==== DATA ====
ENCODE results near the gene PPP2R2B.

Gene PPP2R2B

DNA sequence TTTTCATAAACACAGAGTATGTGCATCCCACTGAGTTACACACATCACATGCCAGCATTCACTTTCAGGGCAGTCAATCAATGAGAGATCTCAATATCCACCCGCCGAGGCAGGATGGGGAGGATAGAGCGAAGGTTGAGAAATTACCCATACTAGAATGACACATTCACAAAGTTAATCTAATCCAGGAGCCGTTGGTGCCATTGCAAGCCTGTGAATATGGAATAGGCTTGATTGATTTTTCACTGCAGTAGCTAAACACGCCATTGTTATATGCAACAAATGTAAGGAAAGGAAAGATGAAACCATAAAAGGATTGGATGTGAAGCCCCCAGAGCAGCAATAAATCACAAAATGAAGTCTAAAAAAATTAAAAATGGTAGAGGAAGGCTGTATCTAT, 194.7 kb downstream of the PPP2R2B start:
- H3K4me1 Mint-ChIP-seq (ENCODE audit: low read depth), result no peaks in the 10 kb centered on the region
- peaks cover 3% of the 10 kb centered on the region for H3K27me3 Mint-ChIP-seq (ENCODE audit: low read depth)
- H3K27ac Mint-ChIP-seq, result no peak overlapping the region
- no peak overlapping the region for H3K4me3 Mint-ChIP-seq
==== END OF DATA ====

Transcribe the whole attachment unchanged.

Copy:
ENCODE results near the gene PPP2R2B.

Gene PPP2R2B

DNA sequence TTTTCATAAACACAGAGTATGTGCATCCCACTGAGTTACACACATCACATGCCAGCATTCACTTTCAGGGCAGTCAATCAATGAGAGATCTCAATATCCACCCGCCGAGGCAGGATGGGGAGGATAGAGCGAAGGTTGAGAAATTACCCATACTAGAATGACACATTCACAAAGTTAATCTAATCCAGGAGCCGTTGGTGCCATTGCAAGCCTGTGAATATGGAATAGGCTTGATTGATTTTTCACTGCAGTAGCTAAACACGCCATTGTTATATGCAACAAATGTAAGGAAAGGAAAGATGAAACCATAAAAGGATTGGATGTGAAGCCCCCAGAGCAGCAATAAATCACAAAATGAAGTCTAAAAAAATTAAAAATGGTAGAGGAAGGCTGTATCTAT, 194.7 kb downstream of the PPP2R2B start:
- H3K4me1 Mint-ChIP-seq (ENCODE audit: low read depth), result no peaks in the 10 kb centered on the region
- peaks cover 3% of the 10 kb centered on the region for H3K27me3 Mint-ChIP-seq (ENCODE audit: low read depth)
- H3K27ac Mint-ChIP-seq, result no peak overlapping the region
- no peak overlapping the region for H3K4me3 Mint-ChIP-seq